It should be noted that if we are using solar power to produce transportable hydrocarbons, then it doesn’t make sense to be doing this in the UK. The solar panels would perform better in the desert – and this could be any desert in the world. However, for the context of this document – a UK based renewables scenario – we will stick with 280GW of wind and 140GW of solar (perhaps we can “replace” 80GW of this solar with 25GW of desert solar). If we assume the efficiency of electricity to hydrocarbon conversion is 50%, and from hydrocarbon to electricity 60%, then our storage profile changes.

Figure 12 – Storage amounts for a hydrocarbon store. GWh are expressed in terms of electrical energy, not chemical energy, assuming 60% conversion efficiency.

Due to the lower efficiency, we have dropped a bit below zero. But that is not a major issue as there will still be natural gas available to make up a shortfall.

It would make sense to produce a variety of hydrogen and hydrocarbons, including:

  • Hydrogen, for short term (up to a week) storage and electricity production.
  • Compressed methane, for longer storage (up to a few months) and electricity production, as well as supplemental heating.
  • Liquid fuels for long term storage and exports to the transport sectors.

A synthetic hydrocarbon storage system will require the development of a cost effective synthetic fuel production infrastructure, extracting huge quantities of CO2 from sea water, as well as approximately 105GW of electrolysis capacity. The cost and feasibility of this cannot yet be assessed. However, if renewables prove cost effective enough to make deployment of 280GW of wind and 100GW of solar feasible, then it would make sense to follow through and produce synthetic hydrocarbons using the excess production.

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85 Responses to UK Electricity Part 3: Wind and Solar

  1. Plolov says:

    Simply outstanding. Ever since I became aware of the nuclear vs. renewables debate, these are the sort of hard numbers I’ve been wanting to see. How does a grid, composed mostly of renewables, work in real-time and meet demand over many years?

    My thanks and admiration for taking on a task that government and academia have unaccountably shirked. If this blog ended tomorrow, then it would have succeeded in bringing more light to the UK energy debate than anyone since the late, great David MacKay.

    The only thing missing is cost estimates for the renewables and nuclear scenario. How far do wind and solar costs need to fall to match all nuclear case? Will this be addressed in part 4?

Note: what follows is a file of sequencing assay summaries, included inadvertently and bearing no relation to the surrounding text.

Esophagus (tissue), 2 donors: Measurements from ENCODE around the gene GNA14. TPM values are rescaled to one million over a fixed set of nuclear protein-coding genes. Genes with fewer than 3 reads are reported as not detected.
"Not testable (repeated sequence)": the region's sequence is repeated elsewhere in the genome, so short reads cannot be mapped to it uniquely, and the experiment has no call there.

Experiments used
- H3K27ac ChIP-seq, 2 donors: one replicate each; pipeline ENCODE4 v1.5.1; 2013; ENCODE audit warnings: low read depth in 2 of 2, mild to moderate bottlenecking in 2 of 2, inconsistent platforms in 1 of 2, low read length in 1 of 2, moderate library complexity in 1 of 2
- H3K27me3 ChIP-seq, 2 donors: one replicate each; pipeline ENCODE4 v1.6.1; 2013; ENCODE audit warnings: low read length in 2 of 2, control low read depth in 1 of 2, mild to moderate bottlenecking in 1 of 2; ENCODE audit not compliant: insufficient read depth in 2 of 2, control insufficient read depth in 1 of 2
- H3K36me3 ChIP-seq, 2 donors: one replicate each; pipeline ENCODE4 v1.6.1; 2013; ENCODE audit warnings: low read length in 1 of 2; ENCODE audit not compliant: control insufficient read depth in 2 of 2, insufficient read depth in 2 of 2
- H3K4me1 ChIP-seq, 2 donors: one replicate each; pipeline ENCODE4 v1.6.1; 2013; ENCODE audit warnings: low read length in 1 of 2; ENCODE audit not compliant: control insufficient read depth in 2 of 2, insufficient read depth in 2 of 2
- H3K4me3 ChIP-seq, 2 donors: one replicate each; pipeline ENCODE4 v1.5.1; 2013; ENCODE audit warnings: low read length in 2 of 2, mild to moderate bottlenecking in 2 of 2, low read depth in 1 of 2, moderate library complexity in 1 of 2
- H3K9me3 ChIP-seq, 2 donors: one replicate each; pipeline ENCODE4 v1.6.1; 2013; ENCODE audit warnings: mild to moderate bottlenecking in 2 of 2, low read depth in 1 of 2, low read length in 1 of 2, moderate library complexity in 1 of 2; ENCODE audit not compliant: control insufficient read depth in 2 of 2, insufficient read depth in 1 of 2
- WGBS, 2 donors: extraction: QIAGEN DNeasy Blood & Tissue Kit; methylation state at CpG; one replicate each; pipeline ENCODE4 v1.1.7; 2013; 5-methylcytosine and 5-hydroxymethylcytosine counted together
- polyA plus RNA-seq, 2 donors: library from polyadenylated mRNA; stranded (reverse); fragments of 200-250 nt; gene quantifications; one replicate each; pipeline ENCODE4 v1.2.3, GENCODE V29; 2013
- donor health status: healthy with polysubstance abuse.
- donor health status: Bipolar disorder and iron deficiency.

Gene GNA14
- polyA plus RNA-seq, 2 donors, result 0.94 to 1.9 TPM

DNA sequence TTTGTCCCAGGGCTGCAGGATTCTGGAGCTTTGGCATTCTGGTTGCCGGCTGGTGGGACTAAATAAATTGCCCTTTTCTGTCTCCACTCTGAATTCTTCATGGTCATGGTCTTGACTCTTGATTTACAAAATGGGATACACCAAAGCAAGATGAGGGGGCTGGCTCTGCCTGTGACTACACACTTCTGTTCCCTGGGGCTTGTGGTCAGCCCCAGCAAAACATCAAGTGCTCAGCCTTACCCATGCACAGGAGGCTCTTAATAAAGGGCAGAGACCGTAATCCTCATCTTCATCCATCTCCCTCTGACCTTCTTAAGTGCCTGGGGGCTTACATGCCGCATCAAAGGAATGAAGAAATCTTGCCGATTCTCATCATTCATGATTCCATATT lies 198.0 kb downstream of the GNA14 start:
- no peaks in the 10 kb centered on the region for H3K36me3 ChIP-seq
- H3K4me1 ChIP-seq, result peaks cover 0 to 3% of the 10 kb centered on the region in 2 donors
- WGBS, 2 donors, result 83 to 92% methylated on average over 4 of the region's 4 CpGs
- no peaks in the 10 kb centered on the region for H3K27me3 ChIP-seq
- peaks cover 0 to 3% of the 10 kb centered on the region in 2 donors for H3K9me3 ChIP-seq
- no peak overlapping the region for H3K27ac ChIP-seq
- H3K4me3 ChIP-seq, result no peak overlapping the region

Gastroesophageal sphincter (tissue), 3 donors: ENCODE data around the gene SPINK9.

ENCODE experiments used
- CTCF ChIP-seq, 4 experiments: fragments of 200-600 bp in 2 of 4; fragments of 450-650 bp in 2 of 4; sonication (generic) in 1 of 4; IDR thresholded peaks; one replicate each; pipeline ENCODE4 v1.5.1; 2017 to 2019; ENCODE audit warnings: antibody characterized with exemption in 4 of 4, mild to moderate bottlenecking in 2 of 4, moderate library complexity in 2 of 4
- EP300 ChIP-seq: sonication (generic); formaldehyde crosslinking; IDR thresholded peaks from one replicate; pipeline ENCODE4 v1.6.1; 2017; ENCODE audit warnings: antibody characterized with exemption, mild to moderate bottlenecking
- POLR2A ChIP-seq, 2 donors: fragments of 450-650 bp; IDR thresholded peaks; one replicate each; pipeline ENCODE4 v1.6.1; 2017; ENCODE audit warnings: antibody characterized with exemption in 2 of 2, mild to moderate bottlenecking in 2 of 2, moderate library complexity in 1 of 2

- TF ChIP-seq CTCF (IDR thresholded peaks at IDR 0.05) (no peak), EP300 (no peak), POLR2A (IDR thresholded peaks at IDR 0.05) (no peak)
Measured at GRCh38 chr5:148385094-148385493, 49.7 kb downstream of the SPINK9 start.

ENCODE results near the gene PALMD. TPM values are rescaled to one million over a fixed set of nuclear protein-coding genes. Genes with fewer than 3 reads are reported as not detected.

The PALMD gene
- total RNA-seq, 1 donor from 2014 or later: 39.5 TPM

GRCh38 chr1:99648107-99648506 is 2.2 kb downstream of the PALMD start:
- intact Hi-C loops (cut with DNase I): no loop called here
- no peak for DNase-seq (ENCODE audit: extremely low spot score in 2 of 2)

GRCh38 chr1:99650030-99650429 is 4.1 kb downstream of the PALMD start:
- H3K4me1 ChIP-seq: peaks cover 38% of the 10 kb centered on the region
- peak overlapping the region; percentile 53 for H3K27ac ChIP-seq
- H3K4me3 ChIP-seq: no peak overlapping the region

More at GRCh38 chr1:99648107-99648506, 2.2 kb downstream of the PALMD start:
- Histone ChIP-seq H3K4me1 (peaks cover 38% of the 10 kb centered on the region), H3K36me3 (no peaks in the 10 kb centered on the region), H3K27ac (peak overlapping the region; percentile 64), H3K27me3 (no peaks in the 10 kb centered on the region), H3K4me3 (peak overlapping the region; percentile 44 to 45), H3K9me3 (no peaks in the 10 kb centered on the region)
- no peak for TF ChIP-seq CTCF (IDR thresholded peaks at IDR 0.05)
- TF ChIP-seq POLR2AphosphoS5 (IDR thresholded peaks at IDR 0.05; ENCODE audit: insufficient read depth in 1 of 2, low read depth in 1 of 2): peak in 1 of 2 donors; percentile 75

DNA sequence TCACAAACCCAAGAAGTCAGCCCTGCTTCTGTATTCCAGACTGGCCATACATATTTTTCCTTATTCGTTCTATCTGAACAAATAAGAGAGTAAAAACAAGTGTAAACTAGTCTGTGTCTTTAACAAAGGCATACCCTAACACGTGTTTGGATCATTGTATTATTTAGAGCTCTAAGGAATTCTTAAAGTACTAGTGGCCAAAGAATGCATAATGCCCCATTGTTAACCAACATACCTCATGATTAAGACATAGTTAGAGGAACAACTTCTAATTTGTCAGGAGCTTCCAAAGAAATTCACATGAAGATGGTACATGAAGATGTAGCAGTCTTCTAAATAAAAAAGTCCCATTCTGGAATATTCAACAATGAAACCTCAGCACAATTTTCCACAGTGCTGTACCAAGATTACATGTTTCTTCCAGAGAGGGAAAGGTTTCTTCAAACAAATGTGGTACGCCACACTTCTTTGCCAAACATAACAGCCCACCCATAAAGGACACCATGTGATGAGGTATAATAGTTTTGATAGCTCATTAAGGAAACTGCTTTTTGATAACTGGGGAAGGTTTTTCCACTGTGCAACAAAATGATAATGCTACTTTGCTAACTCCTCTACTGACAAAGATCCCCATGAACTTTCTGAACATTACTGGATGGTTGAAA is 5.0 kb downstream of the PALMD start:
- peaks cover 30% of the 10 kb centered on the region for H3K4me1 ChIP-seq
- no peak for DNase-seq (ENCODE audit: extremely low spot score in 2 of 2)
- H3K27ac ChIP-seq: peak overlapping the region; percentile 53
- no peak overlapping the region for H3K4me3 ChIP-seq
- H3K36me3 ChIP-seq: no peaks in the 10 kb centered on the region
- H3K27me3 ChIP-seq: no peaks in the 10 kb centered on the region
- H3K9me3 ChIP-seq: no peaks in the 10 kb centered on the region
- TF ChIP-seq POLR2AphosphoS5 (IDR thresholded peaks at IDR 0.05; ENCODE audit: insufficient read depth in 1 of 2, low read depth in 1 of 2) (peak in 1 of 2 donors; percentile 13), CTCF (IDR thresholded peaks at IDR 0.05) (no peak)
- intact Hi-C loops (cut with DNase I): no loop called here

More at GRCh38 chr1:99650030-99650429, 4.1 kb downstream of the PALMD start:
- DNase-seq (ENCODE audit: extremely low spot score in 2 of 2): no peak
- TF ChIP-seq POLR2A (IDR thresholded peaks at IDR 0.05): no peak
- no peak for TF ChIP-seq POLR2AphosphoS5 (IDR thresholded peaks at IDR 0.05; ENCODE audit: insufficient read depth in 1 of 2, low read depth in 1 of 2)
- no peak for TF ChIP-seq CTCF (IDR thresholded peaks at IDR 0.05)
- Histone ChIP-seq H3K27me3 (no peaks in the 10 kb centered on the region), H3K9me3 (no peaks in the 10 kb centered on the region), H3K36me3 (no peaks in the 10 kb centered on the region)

2. wolsten says:

    Impressive piece of work. A couple of questions:

    1. Has your area requirement taken into account wind shadow impacting performance on that scale?

    2. If we are going to make synthetic hydrocarbons with large amounts of CO2 would this detract from the need to reduce emissions by switching to this complex renewables approach?

    • Alex says:

      @ wolsten,
      1. When I had my project in offshore, I figured out from Danish papers that the maximum capacity you could have in a large wind farm was 10MW/km2. Since then, we are seeing that the very large offshore wind farms are spacing themselves out even more – to avoid losing even a few percent shadow impact.

      In the article, the green box is about 60,000-70,000km2, for 280,000MW, so over 2km2 for each 10MW turbine.

      2. Yes. You’d have to question whether it would make more sense to burn fuel as we do now, and extract CO2 from sea water, and sequestrate it under ground. However, the overall approach is to electrify as much as possible.

      • wolsten says:

        Hi Alex,

        I wasn’t thinking it should be sequestered but that depending on the energy input to the process (I have no idea about this) then it might be considered a form of CO2 recycling along the same lines as biomass – though I understand that biomass has gone out of favour in this respect. Therefore, if the concern is rising atmospheric CO2, would this process be able to make a significant dent in the overall balance?

  3. Joe Public says:

    Another interesting piece, Roger. Thank you.

    1. Under ‘Tidal’, you state:
    “On a daily basis – the peak output from any installation will occur twice per day, with a period of zero output also twice per day.”

    Zero output occurs 4x daily.

    Swansea Tidal themselves state that useful generation occurs only for 14 hours per day.

    2. A few days ago, Paul Homewood wrote a piece ‘Replacing Natural Gas’

    In the comments, I pointed out the enormity of the task:

    “Current max electricity demand is ~58GW; Maximum heating demand is ~350GW

    In comparison, phenomenal quantities of gas are already stored.

    Existing (2016) gas storage facilities = ~51.15TWh

    Withdrawal capacity ~1.926 TWh/DAY Duration up to 67 days

    We have proposed additional storage projects (2016) for 79.2TWh

    Even in the winter, extract from storage makes up only a small proportion of GB’s total gas supplies. Most is from linepack.

    • Alex Terrell says:

      @ Joe – it’s my article (with help from Andy Dawson). Roger picked up some errors, but not this one.
      1. Yes, you’re right. Peak generation will be at two high tides and two low tides, so zero on the four bits in between. This makes day levelling “half as difficult”, but doesn’t impact neap/spring variations.
      2. On replacing gas demand, Part 1 covered that. The primary assumptions being
      i. Insulation improvements continue at current trends
      ii. Heat pumps are used, mostly at a CoP of 3.
      iii. It’s possible to shift heat production in homes over the course of 24 hours.